Does your water heater need to be flushed on a regular basis?

It’s a question that eventually crosses the mind of any homeowner who cares about preventive maintenance. If you’re having trouble finding a clear answer, it’s probably because it all depends on what kind of water heater you have.

Electric water heater
If you have an electric water heater and it is fed by the municipal water system, the answer is simple: there is no need for regular flushing. The consensus is that generally speaking, this operation will not have a significant impact on the heater’s useful life.

If, however, your home is connected to an on-site system (a well) that supplies poor-quality water (i.e., hard water or water with iron content), you should perform regular flushing of your electric water heater. Read the following instructions closely.

First off, it’s very important to start this maintenance routine immediately after the installation of your new heater. If you decide to drain a heater after it has been in use for several years, you may do it more harm than good. Knocking loose calcium deposits that have formed on the inside walls of the tank can cause premature corrosion.

As specified in the step-by-step procedure below, the key to an effective cleaning operation is to ensure the tank is thoroughly rinsed out before refilling.

Flushing procedure

1.   Turn off the electric power to the water heater (circuit breaker or switch to “Off” position).
2.   Shut off the cold-water inlet valve.
3.   Open a hot-water tap to let air into the tank.
4.   If necessary, connect a garden hose to the drain valve at the bottom of the tank and put the
      other end in the floor drain, in a bathtub or outside.
5.   To avoid the risk of scalding, gradually open the drain valve (or let the water cool before
      draining). Let the tank empty itself completely.
6.   Re-open the cold-water inlet valve and let water run at full pressure for several minutes to
      completely flush out any deposits from the bottom of the tank.
7.   When the water running out is completely clear, close the drain valve.
8.   Let the tank fill up. Filling is complete when water runs normally out of the hot-water tap that you
      opened earlier; i.e., once all the air has been evacuated from the tank.
9.   Close the hot-water tap.
10. Turn the power to the water heater back on.

Along with routine flushing, you must perform another maintenance task: inspect the anti-corrosion rod, or sacrificial anode, at least once every three years. This is a steel rod, typically coated with magnesium, suspended vertically inside the tank. The rod “sacrifices itself” for the good of the tank: the principle of electrolysis causes the rod, instead of the steel of the tank, to corrode. When necessary, the rod releases particles of magnesium that adhere to failing areas of the vitrified interior coating.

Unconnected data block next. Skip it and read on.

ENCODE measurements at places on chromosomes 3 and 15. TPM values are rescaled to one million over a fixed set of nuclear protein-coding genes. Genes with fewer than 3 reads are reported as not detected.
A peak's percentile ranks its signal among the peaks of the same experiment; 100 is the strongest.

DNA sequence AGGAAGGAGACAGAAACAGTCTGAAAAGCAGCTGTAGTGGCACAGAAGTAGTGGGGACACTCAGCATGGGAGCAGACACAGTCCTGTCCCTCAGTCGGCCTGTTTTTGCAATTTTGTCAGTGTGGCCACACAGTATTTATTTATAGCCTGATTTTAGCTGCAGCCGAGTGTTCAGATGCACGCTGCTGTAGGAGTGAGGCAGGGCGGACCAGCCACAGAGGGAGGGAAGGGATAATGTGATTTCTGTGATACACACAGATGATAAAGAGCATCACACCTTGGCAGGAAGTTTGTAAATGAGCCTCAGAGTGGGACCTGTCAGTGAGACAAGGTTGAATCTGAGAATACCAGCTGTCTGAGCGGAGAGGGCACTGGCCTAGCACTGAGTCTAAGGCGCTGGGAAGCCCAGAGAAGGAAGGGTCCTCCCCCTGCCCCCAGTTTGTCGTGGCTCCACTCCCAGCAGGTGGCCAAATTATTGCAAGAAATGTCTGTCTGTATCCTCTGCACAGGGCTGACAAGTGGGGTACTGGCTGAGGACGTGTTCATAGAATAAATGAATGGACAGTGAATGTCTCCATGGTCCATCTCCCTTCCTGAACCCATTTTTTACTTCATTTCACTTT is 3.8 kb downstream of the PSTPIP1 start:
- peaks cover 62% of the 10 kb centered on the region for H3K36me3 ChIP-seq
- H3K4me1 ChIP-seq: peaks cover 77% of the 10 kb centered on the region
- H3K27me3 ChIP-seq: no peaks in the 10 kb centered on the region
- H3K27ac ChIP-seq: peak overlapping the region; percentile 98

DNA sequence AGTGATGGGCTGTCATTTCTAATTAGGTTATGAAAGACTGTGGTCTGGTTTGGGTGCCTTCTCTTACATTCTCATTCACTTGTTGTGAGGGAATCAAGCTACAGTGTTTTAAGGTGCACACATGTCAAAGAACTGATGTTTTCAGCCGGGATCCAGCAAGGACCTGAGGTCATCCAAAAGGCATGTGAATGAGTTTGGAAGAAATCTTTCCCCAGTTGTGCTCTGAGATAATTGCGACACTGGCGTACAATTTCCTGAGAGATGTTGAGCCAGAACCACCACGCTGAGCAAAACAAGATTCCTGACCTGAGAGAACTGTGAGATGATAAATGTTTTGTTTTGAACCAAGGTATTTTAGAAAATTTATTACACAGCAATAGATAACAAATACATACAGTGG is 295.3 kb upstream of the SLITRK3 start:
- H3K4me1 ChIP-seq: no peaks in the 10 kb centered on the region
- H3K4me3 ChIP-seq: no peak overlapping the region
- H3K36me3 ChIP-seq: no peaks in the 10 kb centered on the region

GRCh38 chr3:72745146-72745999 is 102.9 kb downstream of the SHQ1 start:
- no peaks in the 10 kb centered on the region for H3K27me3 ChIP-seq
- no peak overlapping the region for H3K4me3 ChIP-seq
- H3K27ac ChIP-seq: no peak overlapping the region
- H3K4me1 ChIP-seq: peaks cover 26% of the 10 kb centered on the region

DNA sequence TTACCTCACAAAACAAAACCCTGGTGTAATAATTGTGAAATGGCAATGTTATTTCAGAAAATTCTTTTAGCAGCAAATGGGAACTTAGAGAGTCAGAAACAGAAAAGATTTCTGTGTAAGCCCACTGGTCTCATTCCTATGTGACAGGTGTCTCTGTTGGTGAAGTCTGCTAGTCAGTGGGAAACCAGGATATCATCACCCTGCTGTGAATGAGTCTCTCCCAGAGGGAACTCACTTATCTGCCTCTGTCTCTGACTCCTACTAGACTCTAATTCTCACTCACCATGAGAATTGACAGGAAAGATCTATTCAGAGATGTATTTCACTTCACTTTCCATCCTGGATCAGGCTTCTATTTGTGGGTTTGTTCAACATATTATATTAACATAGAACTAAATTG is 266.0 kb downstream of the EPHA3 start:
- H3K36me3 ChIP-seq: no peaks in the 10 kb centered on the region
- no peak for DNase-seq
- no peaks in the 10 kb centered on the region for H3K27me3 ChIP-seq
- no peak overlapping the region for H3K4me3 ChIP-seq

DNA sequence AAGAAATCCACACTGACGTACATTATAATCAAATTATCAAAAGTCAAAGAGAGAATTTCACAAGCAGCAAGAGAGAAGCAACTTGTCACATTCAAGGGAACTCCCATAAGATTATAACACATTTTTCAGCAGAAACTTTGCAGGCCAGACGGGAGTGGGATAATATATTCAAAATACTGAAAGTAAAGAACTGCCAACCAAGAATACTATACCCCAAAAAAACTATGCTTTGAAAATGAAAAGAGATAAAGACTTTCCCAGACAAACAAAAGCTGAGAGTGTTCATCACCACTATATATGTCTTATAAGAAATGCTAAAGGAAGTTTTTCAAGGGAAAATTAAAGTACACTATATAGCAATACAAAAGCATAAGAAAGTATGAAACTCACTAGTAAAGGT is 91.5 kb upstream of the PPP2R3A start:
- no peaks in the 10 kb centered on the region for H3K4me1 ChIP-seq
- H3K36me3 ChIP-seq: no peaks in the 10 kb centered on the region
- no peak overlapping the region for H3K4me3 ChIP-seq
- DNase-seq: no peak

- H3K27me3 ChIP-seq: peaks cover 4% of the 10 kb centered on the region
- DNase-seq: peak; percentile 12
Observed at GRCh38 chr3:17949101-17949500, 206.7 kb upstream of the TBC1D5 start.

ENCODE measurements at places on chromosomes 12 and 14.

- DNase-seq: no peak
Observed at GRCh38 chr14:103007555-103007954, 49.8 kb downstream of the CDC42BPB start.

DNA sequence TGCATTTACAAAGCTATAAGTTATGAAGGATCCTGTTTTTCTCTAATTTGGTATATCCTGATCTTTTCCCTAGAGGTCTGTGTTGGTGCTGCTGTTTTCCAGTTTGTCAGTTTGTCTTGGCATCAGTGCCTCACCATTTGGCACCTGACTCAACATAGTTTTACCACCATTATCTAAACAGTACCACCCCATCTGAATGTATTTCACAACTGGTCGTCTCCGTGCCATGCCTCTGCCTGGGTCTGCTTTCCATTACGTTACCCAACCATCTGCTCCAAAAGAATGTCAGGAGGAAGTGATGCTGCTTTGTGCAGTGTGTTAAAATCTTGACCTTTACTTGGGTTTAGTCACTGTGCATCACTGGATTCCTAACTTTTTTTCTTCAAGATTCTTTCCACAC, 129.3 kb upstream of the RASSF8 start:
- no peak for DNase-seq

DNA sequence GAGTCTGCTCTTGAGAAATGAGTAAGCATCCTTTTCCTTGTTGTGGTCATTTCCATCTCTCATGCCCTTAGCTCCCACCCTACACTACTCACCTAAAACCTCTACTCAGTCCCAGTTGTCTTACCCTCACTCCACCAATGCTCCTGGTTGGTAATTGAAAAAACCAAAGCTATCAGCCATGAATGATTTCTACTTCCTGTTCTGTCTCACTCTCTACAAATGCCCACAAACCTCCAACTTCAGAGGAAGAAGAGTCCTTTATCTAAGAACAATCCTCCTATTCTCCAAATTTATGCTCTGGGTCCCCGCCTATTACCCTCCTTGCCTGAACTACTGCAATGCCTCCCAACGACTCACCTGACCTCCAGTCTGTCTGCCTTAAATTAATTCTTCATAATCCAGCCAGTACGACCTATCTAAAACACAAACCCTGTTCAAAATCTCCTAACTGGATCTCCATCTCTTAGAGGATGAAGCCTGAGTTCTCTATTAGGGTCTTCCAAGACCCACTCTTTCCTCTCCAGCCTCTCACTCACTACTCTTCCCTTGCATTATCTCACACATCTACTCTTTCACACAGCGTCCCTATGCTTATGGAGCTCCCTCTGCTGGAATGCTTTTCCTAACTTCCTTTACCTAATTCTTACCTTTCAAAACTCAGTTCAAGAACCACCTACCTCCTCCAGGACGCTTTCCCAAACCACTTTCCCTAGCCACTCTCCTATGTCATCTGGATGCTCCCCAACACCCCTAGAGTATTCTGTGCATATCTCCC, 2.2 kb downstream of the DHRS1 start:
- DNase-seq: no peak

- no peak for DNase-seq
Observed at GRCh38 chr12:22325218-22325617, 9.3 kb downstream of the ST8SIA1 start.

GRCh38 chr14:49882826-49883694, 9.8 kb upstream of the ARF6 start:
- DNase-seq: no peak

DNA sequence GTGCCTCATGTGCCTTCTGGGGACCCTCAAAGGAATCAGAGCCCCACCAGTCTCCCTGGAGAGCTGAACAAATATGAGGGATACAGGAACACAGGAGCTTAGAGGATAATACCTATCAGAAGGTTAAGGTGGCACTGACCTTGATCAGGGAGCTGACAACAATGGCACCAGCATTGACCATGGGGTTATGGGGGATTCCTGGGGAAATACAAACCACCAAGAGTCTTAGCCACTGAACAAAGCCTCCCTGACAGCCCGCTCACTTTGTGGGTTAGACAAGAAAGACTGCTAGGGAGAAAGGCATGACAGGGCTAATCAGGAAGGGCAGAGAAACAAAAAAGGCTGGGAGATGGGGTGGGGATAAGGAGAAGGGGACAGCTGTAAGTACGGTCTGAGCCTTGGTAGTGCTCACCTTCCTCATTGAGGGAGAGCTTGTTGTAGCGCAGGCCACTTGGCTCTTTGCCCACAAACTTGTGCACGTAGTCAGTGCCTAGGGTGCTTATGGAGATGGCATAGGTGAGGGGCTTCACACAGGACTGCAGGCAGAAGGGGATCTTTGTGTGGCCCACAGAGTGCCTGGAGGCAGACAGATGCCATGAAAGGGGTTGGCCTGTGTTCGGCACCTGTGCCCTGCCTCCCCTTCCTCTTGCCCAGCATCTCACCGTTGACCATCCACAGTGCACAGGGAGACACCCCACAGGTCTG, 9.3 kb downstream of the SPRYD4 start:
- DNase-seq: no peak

These “patches” can come loose during a cleaning operation, resulting in premature wear on the anode, which must start its job over again. It is therefore very important to replace the anode before its coating dissolves completely; otherwise tank will start to rust. A new sacrificial anode has a diameter of about 1.9 cm (3/4 in.). If inspection shows that it has dissolved to half that diameter or less, or if any part of its steel core is exposed, the rod must be replaced.

Gas- or oil-fired water heater
Unlike an electric model, which heats water by means of submerged elements, a water heater fired by natural gas or home heating oil has a burner under the tank. This results in a much higher heating temperature, and causes sediment to precipitate to the bottom of the tank.

Manufacturers of these types of heaters recommend regular flushing to clear built-up sediment, which hinders proper heat transfer and in turn reduces energy efficiency. These models also have a sacrificial anode, which must be inspected.

Because they contain combustion mechanisms, it is strongly recommended that you entrust draining and indeed all maintenance of these types of heaters to a qualified technician.

Leaving on vacation?
If you are planning to be away from home for several weeks, it is always wise to shut off the cold-water inlet valve and the power supply (electricity in the case of electric water heaters; electricity if applicable and gas valve for natural-gas-fired models; electricity if applicable and oil intake for oil-fired heaters).
Note, however, that you must not drain the water from the tank before leaving – a water heater must never be left empty!

When you return:

1. Re-open the cold-water inlet valve.
2. Open all the hot-water taps in the house and let the water run until the heater tank is completely
    drained – bacteria may have had time to develop in the unheated water during your absence.
3. Shut off the hot-water taps once the water runs cold, and then turn the electric power to the water
    heater back on.

Moreover, all the cold water lines in your home should be flushed out after your return. Let water run from every tap until it is cold. So that you don’t waste any of the flushed water, you can recover it and use it for cleaning, or to water your house and garden plants.